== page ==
BCCC shows off advanced manufacturing programPublished 10:39pm Tuesday, April 9, 2013
Seth Talley Jr. showed his father what he has been up to since last summer.
The Talleys were two of nearly 200 people who attended Beaufort County Community College’s advanced-manufacturing open house Tuesday.
The college offers five programs: welding, machining, drafting and design, electrical and electronics. All were included on the tour.
Talley Jr. started the program last summer. He wanted to work for Flanders Filters, and needed to learn how to operate their machines.
“I took a cutting class and liked it,” he said.
His father, Seth Talley Sr., liked what he saw Tuesday night.
“The staff seems terribly committed,” said the elder Talley. “I’ve been interested in what the community college does for the young students, the training and job placement.”
“With this economic environment, this is the best situation we have,” he added.
The North Carolina Advanced Manufacturing Alliance organized the event. The alliance provides specialized training at 10 community colleges with grants that paid for some of the equipment that students use for training.
“This is our first time doing it,” said Juanita Gardner, recruiter and success manager of the advanced manufacturing program.
The open house was a part of a North Carolina Manufacturing Awareness initiative. Gardner said many people are not aware of the advances the skilled-manufacturing industry has had.
“The manufacturing industry is not what it used to be. It’s not just pushing buttons,” she said. “It requires a higher skill set and critical thinking.”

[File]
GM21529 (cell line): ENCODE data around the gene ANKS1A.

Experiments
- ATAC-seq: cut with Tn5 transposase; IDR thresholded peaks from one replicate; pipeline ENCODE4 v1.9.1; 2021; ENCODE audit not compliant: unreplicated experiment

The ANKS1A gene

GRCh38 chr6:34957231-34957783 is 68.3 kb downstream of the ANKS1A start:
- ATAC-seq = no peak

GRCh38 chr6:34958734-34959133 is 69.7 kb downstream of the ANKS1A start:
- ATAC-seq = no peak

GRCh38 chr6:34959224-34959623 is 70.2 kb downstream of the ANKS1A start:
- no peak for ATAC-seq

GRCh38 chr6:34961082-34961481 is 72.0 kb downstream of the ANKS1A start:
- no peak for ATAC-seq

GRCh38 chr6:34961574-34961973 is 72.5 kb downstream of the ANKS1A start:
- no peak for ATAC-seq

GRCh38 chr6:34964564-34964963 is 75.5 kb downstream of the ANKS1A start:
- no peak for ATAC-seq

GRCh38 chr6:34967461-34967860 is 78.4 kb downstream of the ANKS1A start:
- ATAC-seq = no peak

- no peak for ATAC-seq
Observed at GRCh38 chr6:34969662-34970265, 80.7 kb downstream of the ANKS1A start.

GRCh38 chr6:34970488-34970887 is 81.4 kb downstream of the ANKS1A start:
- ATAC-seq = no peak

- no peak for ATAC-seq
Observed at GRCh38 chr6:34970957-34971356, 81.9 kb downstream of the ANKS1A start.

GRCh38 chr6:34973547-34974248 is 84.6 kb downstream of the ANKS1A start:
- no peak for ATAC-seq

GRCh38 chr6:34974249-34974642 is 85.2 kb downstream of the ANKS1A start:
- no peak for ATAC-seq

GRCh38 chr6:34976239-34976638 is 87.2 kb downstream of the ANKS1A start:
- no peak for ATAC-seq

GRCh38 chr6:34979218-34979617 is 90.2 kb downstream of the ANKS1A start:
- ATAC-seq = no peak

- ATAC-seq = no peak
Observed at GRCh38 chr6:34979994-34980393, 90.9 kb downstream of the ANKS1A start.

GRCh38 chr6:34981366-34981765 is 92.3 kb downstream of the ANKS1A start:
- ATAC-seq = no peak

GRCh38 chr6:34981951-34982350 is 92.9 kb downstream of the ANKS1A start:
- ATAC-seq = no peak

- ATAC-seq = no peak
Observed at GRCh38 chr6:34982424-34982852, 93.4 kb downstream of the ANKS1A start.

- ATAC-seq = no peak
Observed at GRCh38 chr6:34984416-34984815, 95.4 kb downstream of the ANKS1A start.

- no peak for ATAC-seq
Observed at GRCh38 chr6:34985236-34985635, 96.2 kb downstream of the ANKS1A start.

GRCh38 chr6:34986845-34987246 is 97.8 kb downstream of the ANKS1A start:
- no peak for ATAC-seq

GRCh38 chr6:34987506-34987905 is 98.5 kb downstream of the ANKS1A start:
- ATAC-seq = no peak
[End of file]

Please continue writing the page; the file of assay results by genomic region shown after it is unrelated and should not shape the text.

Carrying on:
Matthew Lincoln, lead instructor of the machining program, listed some of the opportunities open to students in his program. He said it was great hands-on experience for students who planned to major in science or engineering.
“And we’re constantly looking for ways to improve the program,” he said.
In addition to seeing the advanced machines used in the course, people on his leg of the tour got to see the Beaufort County medallion and the dumbbells his students manufactured.
Students from six different areas took the tour. Beaufort County home-schooled and public-school students learned about the programs offered at BCCC.
“We’re just excited about the fact of how high schools really stepped up and sent their students to tour the program,” Gardner said.
Ted Clayton, lead instructor of the college’s welding program, stood before an art installation located in the center of his classroom Tuesday evening.
The work was an ongoing project made of scrap metal from PotashCorp-Aurora that was a testament to the skill of his students.
Clayton sprinkled his tour with anecdotes of his welding career and the dozens of companies that came to him when they had jobs to fill.
“I love for people to hear what’s going on,” he said.
He extended an invitation to those who took his tour to drop by anytime.
“If an instructor isn’t willing to talk to you, he isn’t a good instructor,” he said.